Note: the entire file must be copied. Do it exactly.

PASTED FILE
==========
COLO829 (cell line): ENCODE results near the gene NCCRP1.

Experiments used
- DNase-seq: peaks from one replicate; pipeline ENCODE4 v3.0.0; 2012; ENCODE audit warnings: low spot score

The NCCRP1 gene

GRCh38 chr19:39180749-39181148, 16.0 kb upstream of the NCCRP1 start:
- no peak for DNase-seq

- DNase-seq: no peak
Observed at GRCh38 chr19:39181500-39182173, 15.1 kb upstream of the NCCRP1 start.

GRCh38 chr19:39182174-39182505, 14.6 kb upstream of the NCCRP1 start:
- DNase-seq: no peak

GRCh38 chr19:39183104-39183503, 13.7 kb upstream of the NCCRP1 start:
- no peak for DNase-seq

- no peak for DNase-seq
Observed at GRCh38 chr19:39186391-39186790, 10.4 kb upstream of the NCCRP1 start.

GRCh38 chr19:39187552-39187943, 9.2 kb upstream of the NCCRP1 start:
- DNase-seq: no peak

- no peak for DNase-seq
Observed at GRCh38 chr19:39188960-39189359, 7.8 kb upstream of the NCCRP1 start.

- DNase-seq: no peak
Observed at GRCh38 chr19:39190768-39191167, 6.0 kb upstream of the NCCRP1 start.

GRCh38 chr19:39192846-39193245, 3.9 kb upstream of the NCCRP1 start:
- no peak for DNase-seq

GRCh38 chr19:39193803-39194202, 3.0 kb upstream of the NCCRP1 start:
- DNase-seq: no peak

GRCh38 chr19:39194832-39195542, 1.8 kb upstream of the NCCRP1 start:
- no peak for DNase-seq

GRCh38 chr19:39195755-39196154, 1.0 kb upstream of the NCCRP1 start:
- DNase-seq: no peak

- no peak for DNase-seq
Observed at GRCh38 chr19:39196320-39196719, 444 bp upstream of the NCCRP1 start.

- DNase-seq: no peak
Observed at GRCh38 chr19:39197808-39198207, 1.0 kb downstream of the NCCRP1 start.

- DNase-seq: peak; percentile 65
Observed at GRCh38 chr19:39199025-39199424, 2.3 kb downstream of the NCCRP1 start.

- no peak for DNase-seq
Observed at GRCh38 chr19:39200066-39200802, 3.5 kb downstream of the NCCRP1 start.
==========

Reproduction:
COLO829 (cell line): ENCODE results near the gene NCCRP1.

Experiments used
- DNase-seq: peaks from one replicate; pipeline ENCODE4 v3.0.0; 2012; ENCODE audit warnings: low spot score

The NCCRP1 gene

GRCh38 chr19:39180749-39181148, 16.0 kb upstream of the NCCRP1 start:
- no peak for DNase-seq

- DNase-seq: no peak
Observed at GRCh38 chr19:39181500-39182173, 15.1 kb upstream of the NCCRP1 start.

GRCh38 chr19:39182174-39182505, 14.6 kb upstream of the NCCRP1 start:
- DNase-seq: no peak

GRCh38 chr19:39183104-39183503, 13.7 kb upstream of the NCCRP1 start:
- no peak for DNase-seq

- no peak for DNase-seq
Observed at GRCh38 chr19:39186391-39186790, 10.4 kb upstream of the NCCRP1 start.

GRCh38 chr19:39187552-39187943, 9.2 kb upstream of the NCCRP1 start:
- DNase-seq: no peak

- no peak for DNase-seq
Observed at GRCh38 chr19:39188960-39189359, 7.8 kb upstream of the NCCRP1 start.

- DNase-seq: no peak
Observed at GRCh38 chr19:39190768-39191167, 6.0 kb upstream of the NCCRP1 start.

GRCh38 chr19:39192846-39193245, 3.9 kb upstream of the NCCRP1 start:
- no peak for DNase-seq

GRCh38 chr19:39193803-39194202, 3.0 kb upstream of the NCCRP1 start:
- DNase-seq: no peak

GRCh38 chr19:39194832-39195542, 1.8 kb upstream of the NCCRP1 start:
- no peak for DNase-seq

GRCh38 chr19:39195755-39196154, 1.0 kb upstream of the NCCRP1 start:
- DNase-seq: no peak

- no peak for DNase-seq
Observed at GRCh38 chr19:39196320-39196719, 444 bp upstream of the NCCRP1 start.

- DNase-seq: no peak
Observed at GRCh38 chr19:39197808-39198207, 1.0 kb downstream of the NCCRP1 start.

- DNase-seq: peak; percentile 65
Observed at GRCh38 chr19:39199025-39199424, 2.3 kb downstream of the NCCRP1 start.

- no peak for DNase-seq
Observed at GRCh38 chr19:39200066-39200802, 3.5 kb downstream of the NCCRP1 start.